Foreign investors who have proposed the golf developments say the 99-year limit is necessary to attract buyers and make their projects, which will feature course-side homes, financially viable.

Cuba, which discouraged the sport after the 1959 revolution, has only two golf courses.

Cuba attracted about 2.4 million tourists last year, and is hoping golf will bring wealthier visitors to the island.

Officials are also planning for the day when the United States, 90 miles (145 km) away, ends its longstanding ban on travel to Cuba.

Legislation is pending in the U.S. Congress that would lift the ban that is part of the 48-year-old U.S. trade embargo against Cuba.

President Raul Castro has undertaken various reforms to improve the Cuban economy, with the goal of ensuring the survival of the communist system installed after the revolution that put his older brother Fidel Castro in power.

Earlier this month, he told the national parliament that the government would grant more licenses for people to operate small businesses.

In another decree published in the Official Gazette on Thursday, the government said it would allow small-time private vendors to sell agricultural products from roadside stands.

The concept has been in use in some parts of the country since last year, but now is official national policy.

Talks on 16 golf course projects to start in 2011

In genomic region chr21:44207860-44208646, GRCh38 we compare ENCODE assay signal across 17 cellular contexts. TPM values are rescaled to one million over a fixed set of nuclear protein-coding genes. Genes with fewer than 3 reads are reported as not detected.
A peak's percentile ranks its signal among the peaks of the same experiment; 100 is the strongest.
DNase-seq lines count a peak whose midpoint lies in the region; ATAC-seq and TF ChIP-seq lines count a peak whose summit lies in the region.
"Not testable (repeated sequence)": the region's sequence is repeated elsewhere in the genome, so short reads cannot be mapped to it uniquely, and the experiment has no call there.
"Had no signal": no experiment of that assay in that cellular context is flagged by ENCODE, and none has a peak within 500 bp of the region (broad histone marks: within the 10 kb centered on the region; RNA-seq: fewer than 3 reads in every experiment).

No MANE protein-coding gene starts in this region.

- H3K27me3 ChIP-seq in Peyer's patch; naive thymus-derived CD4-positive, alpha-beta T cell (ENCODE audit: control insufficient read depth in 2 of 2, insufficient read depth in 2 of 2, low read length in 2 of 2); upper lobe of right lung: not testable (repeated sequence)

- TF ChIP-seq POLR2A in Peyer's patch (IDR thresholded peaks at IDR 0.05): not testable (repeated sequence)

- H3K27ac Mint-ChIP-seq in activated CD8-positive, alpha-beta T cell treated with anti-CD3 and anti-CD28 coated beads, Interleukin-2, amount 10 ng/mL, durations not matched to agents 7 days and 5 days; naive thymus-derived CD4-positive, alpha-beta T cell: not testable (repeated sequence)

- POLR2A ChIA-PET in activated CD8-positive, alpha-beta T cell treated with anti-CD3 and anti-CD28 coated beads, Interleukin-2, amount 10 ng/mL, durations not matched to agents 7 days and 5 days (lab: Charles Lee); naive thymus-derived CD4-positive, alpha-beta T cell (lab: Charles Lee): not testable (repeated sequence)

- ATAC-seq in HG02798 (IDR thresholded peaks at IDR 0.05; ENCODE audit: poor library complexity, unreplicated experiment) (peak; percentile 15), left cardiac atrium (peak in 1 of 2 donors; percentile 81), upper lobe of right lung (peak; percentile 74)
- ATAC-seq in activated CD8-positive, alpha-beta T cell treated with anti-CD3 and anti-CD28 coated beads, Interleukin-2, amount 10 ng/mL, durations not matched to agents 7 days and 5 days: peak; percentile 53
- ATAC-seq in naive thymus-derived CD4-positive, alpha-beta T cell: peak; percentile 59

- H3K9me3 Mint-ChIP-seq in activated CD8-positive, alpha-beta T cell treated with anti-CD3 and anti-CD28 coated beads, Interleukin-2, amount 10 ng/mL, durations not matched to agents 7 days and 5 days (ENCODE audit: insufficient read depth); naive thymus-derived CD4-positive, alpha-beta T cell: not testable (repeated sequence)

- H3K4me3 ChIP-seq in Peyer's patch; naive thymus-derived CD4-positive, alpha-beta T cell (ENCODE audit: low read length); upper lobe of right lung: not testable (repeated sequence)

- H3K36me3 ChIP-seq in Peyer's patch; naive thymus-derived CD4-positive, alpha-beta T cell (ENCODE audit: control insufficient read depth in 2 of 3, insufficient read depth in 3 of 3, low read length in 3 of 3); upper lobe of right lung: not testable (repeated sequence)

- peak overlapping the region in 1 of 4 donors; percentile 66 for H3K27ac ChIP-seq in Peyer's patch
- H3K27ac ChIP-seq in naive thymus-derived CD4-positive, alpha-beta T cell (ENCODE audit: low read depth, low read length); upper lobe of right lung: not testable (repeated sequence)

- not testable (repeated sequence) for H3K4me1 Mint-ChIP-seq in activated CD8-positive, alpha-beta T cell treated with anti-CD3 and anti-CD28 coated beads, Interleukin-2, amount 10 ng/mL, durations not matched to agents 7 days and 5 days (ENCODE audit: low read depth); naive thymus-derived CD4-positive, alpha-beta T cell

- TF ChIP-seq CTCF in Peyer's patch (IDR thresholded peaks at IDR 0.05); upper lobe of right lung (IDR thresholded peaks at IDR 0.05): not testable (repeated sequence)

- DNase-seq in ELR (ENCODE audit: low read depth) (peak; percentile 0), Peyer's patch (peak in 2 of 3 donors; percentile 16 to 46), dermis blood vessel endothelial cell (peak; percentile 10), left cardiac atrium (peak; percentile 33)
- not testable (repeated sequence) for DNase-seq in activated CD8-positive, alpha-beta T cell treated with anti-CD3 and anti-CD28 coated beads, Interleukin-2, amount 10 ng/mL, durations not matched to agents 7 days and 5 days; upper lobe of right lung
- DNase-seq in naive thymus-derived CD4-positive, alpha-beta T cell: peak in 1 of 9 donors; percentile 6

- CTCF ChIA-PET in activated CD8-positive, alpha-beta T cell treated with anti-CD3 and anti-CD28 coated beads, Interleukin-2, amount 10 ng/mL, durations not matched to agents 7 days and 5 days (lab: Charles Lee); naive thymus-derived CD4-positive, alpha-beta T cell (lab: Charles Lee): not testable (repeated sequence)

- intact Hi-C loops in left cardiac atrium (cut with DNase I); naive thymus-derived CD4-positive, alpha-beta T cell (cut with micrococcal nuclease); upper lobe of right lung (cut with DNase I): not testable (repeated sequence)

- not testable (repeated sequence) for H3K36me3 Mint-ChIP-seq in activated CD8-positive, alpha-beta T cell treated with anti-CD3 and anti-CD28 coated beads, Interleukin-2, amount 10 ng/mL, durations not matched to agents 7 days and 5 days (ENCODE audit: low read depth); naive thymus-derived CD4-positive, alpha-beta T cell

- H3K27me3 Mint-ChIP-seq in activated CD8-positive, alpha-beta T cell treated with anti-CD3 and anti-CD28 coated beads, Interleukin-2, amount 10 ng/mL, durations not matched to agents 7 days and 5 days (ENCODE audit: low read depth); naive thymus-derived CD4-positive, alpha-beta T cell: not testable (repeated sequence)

Negotiations with foreign investors about construction of up to 16 golf courses and condominium communities will begin in January, Tourism Minister Manuel Marrero told reporters at the National Assembly on Sunday.

Marrerro’s announcement, based on a decision by the Council of Ministers at a meeting July 16-17, reverts the freeze on foreign real estate buying and selling imposed by the government in 2000, after a short-lived experiment with condominium construction in Havana.

Specific regulations for the purchase and sale of real estate by foreigners will be published before the end of the year, Marrero said. The immigration status of foreign buyers, as well as the types of contracts and statutes regulating the joint ventures between foreign investors and state companies are “being analyzed,” he added.

The 16 projects “have already been approved by the Council of Ministers, are in the process of implementation, and it’s being concluded,” Marrero told reporters, according to AFP.

Cuban development projects go through three stages — identifying a Cuban partner, obtaining approval of the foreign investment and tourism ministries, and finally getting the go-ahead from the Council of State.

Marrero said of the 16 golf course projects approved by the Council of Ministers, negotiations on four are “very advanced.” They include one project in the province of Holguín, one in Pinar del Río, and two located between Havana and the beach resort of Varadero.

The new regulations could spawn an unprecedented construction boom of as many as 7,000 golf course condominium units in 13 developments, predicts Tony Zamora, a Miami real estate lawyer who has researched foreign investment in Cuba for more than 10 years.

The new regulations will also open up opportunities for construction of marina-only condominium projects, Zamora suggests, adding that the government is pondering as many as six residential developments connected to marinas. This could add another 4,000 units, he believes.